There are at UHN:
The Vascular Clinic sees patients who are referred for specialist assessment of vascular conditions. Vascular conditions include: problems with arteries and veins anywhere in the body excluding the heart.
There are generally two kinds of arterial vascular disease: occlusive and aneurysmal. In the occlusive form, blood flow is reduced because of plaque that has formed in the arteries. This causes reduced blood flow to tissues beyond the blockage. In aneurysmal disease, the wall of an artery weakens, which allows it to become larger and rupture is a possibility.
We also consult and manage venous disease, thoracic outlet syndrome and AV malformations.
Our care includes assessment, treatment and monitoring of aneurysms, vascular occlusive disease and carotid artery disease. The surgeon will recommend appropriate treatment options which may include conservative management, angioplasty and/or surgery.
Watch these videos to find out how we're building a better endograft to improve the treatment for patients with abdominal aortic aneurysms. Each video shows a different treatment option.
Learn more about
what you can expect when you have a clinic appointment.
The Patient & Family Education Program at UHN offers valuable resources to help you understand your condition.
* These material(s) are also available in other languages.
More information on cardiac and heart Health:
Visit our health information section.
You will be contacted with information about your first appointment.
Please bring the following to your appointment. Not all of these items may be needed for your appointment. Our clinic or your referring doctor will let you know what you must bring.
Please arrive 15 minutes before your appointment.
When you arrive, you will sign in with the receptionist. You will need your health card (OHIP card) to sign-in. If you do not have an OHIP card, please bring another form of government-issued photo ID, such as a driver’s license or passport.
You may be given a Measuring Health Equity Questionnaire to fill out. This form contains questions about your background. We collect this information to find out who we serve and what unique needs you may have. The form is voluntary and you can choose ‘prefer not to answer’ to any or all questions. However, the information you choose to give us will help us improve the quality of care for you and others.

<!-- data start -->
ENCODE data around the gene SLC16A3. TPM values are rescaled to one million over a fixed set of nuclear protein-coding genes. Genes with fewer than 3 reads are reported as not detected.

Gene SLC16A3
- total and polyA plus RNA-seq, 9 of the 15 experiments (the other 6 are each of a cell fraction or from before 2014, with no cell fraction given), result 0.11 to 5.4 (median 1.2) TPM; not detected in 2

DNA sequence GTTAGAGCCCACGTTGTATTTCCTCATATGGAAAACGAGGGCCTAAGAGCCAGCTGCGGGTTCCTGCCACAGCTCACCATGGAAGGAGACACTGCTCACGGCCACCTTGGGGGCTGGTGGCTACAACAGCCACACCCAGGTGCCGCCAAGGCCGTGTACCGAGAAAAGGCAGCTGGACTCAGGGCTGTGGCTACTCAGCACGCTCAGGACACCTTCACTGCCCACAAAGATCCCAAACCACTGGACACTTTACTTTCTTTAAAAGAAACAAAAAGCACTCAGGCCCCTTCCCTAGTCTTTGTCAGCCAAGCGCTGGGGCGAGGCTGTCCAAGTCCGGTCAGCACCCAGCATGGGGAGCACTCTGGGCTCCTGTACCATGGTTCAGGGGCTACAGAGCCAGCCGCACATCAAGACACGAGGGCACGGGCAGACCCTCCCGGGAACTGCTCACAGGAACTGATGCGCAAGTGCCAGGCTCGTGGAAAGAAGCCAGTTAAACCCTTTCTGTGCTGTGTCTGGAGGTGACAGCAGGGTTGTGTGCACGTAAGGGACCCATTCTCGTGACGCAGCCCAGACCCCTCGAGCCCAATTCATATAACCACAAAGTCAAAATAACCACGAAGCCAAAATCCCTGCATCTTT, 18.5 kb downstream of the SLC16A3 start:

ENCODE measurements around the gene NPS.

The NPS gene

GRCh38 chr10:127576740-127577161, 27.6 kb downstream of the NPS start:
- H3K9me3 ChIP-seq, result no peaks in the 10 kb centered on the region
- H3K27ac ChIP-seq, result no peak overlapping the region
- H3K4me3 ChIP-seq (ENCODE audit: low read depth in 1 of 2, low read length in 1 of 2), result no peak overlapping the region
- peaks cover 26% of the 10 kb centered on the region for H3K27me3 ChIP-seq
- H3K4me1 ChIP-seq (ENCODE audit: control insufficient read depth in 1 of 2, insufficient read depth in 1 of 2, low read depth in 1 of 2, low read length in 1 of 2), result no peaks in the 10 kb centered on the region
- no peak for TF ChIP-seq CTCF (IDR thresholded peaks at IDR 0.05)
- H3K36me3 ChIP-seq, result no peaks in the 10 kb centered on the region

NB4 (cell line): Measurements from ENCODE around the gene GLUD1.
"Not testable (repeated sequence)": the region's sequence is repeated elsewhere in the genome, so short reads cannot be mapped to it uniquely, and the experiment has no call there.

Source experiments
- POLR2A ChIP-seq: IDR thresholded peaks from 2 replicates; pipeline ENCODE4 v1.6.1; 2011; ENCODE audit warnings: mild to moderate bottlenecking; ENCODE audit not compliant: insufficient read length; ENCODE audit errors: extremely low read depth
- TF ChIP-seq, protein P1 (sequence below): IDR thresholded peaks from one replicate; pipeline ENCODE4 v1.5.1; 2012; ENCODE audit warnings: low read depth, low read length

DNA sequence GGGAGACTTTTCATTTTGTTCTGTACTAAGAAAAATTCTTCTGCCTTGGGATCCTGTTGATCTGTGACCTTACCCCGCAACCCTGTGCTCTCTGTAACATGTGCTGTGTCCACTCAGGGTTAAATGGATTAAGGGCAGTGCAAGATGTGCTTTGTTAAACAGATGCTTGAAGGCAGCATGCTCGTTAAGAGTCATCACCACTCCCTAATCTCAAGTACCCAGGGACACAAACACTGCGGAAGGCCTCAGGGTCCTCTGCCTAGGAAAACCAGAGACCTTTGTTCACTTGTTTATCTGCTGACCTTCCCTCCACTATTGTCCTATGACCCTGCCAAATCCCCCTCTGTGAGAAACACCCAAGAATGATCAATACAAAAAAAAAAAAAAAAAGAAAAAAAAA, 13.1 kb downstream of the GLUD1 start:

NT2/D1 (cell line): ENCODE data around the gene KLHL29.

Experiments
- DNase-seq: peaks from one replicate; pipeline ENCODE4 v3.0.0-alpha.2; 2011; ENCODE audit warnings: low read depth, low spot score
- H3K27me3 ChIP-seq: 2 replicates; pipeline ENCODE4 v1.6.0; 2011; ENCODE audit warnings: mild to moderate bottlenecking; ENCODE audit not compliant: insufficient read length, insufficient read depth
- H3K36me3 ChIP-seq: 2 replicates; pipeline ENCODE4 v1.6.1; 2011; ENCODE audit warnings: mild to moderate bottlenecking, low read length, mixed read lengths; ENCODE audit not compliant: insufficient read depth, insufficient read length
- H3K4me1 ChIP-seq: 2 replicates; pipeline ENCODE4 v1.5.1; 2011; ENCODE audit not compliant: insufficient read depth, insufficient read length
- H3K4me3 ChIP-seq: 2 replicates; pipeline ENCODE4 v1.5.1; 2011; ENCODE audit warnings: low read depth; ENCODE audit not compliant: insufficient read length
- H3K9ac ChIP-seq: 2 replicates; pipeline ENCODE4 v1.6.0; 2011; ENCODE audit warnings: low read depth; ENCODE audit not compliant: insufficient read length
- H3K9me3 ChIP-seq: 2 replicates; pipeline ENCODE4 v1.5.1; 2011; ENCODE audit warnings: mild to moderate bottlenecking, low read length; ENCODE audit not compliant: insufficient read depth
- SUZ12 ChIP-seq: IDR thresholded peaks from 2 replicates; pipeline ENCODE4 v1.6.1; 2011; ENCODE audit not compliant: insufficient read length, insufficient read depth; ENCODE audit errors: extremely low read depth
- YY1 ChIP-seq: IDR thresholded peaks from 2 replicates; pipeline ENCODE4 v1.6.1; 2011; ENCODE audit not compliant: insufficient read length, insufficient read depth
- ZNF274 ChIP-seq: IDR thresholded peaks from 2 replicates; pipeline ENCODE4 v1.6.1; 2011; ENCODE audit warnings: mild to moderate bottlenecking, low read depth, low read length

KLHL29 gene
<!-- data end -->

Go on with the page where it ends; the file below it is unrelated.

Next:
First appointments take longer than follow-up appointments. Your first appointment can take 2 hours or more. Follow-up appointments usually take 15 to 30 minutes. We do everything we can to stay on time but sometimes unforeseen circumstances may delay your appointment.
At the end of your first appointment, the nurse or doctor will give you a contact list for your health care team. If you don’t get a contact list, feel free to ask for it.
After every appointment, a member of your health care team will tell you about your next visit. Be sure you understand what is going to happen next. For example, know the time and place of your next visit or if someone will call you with this information.
If you are unsure about what your next steps are, don’t be afraid to ask a member of your team. We are here to help you.
We understand that reaching us by phone can sometimes be difficult. Often our phone lines are busy or are turned over to the message centre so our staff can prepare for clinic visits or help other patients. We make every effort to return your call within 24 hours. Our staff will try to reach you 2 times. If we are not able to reach you directly you may need to call us again.